Monday, 27 March 2017

Losing one’s wits over the trade deficit

At the Cafe Hayek blog Don Boudreaux has been writing wise words to the Wall Street Journal about trade deficits. Boudreaux writes in response to a letter written by Clyde Prestowitz in defense of Peter Navarro’s views on the trade deficit,
First, Prestowitz insists that trade deficits are debts that must be “repaid.” Not so. For example, most of the nearly $7 billion that BMW invested over the past quarter century in its Greer, SC, operations is part of America’s trade deficit, yet none of this investment is debt. It’s equity. Americans are not obliged to repay one cent of these funds.

It’s true that BMW’s owners, as Prestowitz correctly says about investors generally, “expect a return on their investment.” But no equity investors, foreign or domestic, receive returns unless they use their equity productively – that is, unless their equity is used to produce value that would otherwise not exist. Therefore, any returns received by successful foreign equity investors are created by these investors’ own vision, efforts, and risk-taking. Contrary to Prestowitz’s implication, these returns are not resources taken from Americans, for these returns would not exist absent the particular productive uses to which the foreign investments are put.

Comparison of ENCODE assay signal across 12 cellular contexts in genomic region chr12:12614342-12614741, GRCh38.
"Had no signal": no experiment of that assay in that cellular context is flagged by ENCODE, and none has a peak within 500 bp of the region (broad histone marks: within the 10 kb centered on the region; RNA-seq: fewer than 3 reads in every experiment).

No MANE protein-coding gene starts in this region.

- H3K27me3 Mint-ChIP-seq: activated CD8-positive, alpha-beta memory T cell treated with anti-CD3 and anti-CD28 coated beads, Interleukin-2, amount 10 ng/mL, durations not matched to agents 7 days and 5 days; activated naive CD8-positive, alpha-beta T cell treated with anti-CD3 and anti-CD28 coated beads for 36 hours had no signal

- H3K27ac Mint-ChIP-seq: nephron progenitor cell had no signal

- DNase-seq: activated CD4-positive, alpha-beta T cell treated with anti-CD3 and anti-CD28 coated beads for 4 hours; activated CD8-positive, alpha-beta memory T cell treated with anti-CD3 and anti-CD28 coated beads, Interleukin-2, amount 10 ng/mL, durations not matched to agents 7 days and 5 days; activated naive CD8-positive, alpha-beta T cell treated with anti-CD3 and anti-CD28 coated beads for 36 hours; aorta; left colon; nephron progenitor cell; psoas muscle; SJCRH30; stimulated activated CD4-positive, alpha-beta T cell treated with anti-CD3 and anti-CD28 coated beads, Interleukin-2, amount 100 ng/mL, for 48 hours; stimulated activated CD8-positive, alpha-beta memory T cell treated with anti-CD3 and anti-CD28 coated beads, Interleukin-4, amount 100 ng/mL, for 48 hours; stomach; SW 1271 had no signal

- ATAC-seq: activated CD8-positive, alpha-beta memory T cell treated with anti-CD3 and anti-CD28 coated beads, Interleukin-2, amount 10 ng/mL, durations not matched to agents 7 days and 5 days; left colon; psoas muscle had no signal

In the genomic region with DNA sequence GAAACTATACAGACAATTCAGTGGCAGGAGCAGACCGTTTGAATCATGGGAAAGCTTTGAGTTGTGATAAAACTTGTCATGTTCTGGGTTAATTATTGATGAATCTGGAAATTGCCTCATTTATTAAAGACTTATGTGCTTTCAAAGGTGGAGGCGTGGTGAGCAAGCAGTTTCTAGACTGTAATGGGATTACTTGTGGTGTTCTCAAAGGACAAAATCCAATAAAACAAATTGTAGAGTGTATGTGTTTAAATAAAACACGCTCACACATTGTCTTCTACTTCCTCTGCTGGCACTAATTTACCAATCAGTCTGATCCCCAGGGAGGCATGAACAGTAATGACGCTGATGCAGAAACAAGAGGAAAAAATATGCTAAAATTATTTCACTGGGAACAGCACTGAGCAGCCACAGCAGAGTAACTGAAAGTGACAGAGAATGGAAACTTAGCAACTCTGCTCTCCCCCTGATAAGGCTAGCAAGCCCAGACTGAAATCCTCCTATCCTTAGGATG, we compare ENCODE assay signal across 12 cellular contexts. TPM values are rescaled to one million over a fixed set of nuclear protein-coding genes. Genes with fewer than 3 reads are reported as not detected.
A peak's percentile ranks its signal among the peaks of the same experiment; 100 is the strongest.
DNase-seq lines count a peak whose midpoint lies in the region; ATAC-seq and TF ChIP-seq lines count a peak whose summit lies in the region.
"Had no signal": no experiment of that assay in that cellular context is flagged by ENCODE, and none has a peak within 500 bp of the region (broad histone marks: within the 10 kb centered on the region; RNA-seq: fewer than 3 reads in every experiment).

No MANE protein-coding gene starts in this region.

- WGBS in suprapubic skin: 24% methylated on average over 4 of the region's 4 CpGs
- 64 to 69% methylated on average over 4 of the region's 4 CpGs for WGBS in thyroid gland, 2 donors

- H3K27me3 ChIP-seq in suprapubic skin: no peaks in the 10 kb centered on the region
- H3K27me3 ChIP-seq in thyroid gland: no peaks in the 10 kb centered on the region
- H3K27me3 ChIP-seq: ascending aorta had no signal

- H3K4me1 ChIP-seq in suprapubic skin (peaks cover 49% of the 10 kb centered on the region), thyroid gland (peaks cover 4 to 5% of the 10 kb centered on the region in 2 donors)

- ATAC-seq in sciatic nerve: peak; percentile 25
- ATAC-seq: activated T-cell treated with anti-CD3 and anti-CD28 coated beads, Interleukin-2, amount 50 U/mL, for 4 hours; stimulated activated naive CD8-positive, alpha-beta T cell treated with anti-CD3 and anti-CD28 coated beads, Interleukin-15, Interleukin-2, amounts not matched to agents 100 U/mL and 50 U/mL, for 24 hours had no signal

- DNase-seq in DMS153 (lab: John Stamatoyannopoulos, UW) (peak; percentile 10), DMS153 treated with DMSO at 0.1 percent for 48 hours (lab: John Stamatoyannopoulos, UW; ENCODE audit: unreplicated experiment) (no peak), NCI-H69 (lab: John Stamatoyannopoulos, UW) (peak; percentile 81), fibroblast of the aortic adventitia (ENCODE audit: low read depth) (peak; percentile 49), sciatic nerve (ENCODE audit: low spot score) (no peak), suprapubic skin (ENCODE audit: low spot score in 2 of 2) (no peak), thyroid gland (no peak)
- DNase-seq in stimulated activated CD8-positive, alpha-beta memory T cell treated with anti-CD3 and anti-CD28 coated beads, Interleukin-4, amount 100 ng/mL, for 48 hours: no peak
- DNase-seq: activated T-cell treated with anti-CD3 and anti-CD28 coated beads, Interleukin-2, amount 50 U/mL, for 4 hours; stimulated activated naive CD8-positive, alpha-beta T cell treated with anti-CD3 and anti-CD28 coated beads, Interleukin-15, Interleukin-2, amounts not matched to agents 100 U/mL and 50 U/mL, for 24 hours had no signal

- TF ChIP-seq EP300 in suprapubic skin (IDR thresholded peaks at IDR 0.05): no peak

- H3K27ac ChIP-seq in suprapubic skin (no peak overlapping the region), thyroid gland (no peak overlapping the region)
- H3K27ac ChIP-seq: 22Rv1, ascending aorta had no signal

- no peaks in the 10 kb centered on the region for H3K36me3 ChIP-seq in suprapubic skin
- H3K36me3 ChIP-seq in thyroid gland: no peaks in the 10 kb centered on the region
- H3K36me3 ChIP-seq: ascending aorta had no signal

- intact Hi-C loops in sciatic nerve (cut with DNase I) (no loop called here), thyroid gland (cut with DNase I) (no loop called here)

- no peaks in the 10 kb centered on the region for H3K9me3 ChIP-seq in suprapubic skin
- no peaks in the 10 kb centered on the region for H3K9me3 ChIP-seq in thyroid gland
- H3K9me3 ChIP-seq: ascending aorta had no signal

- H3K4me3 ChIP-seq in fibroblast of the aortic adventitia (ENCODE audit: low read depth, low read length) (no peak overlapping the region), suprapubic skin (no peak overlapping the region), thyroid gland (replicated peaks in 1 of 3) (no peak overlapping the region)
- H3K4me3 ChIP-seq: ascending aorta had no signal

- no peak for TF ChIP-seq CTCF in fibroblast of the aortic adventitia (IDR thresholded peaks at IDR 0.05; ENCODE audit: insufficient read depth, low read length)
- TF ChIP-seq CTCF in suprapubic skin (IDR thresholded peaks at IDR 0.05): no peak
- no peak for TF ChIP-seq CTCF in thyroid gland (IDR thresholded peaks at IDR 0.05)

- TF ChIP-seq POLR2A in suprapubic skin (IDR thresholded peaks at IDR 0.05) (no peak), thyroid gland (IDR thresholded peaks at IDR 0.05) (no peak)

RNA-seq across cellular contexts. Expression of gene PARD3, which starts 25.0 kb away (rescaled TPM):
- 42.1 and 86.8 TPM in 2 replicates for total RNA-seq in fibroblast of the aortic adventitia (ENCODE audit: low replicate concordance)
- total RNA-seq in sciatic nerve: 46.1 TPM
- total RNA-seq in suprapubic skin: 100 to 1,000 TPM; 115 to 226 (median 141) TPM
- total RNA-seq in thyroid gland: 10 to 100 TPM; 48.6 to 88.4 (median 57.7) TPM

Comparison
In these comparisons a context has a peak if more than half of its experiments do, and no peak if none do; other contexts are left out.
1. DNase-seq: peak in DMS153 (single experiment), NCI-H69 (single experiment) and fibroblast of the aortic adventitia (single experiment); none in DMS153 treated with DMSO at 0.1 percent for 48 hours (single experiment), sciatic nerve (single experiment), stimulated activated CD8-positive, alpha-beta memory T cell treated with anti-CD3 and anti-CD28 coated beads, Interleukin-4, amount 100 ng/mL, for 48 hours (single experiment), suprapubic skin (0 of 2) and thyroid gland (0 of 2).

This misunderstanding is repeated when Prestowitz writes that “At least some of that return is repatriated to the home countries of the investors…. That repatriation constitutes a net outflow of wealth.” Again, the wealth to which Prestowitz refers is created by the foreign investors. It may “flow” out of the U.S., but it exists in the first place only because of the entrepreneurial vision and risk-taking of the foreign investors who earn it.

The second example of Prestowitz’s error arises from his failure to understand what happens when foreigners “repatriate” wealth earned in America. Returns on investments in America are earned in dollars. When BMW repatriates its U.S. returns to Germany, it converts those dollars into euros – and the sellers of euros who accept BMW’s dollars will either spend or invest those dollars in the U.S. Prestowitz’s is mistaken to suggest that repatriation of foreign returns causes a leakage of demand from the U.S. economy.
Both points made by Boudreaux are important, but the second is one I have made several time on this blog (eg here) since it is an idea many people seem to get wrong. Dollars do not leave a country. For example, the only place New Zealand dollars are useful is in New Zealand so if someone takes profits "out of New Zealand" the only way they can do so is by selling those dollars. The only place the buyer of those dollars can use them is New Zealand.

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